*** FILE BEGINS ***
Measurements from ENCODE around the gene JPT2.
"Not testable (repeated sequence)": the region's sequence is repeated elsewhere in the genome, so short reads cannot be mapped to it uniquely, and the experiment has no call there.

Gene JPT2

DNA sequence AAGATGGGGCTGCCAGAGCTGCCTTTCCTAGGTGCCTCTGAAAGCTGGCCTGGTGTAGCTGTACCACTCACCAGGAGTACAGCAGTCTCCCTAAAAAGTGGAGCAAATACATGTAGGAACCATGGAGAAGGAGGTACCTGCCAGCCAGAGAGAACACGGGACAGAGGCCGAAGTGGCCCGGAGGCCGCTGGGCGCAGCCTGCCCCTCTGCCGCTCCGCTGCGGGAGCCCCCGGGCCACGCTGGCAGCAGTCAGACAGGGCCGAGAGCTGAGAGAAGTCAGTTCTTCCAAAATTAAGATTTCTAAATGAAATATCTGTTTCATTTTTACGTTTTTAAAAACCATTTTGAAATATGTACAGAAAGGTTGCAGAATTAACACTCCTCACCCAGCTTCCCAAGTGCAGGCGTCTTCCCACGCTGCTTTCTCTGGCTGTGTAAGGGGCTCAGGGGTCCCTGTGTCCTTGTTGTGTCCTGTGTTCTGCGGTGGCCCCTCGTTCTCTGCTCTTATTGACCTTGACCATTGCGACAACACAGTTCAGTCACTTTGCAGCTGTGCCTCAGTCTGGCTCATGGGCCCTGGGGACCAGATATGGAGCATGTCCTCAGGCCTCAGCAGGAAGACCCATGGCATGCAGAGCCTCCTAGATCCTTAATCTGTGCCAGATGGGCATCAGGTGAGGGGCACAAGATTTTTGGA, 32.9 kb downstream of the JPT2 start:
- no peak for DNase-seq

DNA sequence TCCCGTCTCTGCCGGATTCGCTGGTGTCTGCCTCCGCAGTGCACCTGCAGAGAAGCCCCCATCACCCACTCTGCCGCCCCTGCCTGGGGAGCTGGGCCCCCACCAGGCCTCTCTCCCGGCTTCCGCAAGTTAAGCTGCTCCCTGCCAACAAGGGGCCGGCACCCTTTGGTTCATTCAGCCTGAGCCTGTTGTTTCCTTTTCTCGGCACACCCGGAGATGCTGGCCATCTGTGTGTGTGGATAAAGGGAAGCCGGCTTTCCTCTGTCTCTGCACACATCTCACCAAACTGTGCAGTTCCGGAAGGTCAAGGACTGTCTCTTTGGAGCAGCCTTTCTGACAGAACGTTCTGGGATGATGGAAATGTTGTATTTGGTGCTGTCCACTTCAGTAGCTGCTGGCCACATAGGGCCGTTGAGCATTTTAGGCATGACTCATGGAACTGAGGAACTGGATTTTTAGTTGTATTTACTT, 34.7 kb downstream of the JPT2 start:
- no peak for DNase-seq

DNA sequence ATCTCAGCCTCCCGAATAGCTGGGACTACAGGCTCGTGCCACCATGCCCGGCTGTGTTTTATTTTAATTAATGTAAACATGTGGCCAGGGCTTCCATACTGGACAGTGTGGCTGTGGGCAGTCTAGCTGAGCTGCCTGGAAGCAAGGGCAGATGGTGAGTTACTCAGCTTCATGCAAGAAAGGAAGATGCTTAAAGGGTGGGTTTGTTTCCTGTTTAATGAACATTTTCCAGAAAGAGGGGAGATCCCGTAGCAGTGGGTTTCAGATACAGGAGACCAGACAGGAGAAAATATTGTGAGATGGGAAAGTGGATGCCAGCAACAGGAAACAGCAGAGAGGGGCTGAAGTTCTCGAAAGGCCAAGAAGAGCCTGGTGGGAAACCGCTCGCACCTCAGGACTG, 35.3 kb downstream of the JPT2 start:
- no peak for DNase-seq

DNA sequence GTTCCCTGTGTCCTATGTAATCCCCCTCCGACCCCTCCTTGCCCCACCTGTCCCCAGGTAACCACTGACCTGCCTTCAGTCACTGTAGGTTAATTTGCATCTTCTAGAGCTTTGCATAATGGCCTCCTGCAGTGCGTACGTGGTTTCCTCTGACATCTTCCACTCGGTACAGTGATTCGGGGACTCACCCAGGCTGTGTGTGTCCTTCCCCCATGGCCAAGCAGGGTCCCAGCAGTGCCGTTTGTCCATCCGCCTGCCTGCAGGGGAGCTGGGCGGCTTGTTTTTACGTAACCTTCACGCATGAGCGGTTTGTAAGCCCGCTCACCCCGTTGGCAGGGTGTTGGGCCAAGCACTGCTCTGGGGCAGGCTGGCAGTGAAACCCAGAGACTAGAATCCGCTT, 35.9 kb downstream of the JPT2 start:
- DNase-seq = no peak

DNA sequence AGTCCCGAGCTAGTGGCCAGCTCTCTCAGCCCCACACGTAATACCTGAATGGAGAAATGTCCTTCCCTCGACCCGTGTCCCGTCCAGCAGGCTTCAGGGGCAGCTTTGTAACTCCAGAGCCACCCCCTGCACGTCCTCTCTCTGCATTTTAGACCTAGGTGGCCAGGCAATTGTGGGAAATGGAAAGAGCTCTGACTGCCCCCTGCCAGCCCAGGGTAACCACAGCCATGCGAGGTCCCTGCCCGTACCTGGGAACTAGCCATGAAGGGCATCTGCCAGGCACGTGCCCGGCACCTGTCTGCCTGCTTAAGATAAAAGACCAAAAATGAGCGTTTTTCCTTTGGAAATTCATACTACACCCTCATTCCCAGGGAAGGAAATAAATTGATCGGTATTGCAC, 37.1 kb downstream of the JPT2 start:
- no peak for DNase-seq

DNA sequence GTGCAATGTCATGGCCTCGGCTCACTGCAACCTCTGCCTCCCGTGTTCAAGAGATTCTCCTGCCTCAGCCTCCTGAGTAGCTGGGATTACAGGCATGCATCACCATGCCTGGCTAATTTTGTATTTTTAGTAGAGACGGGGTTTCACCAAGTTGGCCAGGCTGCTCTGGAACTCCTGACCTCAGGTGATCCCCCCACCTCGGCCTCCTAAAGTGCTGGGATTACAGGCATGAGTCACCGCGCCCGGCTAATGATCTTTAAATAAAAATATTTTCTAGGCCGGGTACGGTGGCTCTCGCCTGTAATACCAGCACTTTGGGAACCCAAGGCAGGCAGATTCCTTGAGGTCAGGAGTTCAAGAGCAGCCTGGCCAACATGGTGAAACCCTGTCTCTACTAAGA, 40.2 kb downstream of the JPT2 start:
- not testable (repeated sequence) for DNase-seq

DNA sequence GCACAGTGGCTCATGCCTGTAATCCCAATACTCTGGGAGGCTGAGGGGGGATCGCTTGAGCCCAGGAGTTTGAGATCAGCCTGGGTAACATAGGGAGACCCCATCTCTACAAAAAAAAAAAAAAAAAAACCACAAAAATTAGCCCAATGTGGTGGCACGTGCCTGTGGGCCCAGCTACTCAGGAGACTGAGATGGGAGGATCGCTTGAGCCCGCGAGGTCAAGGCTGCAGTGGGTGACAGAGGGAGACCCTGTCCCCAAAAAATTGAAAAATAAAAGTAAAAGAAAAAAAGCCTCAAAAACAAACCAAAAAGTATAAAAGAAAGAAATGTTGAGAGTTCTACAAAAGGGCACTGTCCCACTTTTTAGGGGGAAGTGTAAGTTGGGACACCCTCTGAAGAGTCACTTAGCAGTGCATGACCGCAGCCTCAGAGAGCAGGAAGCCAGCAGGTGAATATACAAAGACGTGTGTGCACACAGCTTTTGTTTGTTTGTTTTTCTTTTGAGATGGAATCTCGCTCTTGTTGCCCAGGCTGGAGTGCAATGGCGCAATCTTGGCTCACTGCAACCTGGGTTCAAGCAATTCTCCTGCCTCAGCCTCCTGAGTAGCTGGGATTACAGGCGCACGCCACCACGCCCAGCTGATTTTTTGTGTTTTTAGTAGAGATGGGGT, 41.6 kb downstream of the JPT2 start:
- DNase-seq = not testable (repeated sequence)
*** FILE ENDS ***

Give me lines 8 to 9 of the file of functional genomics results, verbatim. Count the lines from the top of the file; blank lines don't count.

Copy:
DNA sequence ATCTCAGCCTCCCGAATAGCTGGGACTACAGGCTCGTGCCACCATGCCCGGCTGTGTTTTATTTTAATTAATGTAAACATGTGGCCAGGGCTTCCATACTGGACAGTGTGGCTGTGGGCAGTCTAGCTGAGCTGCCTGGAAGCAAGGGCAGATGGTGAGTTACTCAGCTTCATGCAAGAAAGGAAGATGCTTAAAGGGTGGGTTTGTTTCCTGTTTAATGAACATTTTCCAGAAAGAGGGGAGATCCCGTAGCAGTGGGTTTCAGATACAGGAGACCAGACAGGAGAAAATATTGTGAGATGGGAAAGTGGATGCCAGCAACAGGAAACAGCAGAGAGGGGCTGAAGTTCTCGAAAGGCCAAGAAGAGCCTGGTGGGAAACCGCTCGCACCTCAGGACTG, 35.3 kb downstream of the JPT2 start:
- no peak for DNase-seq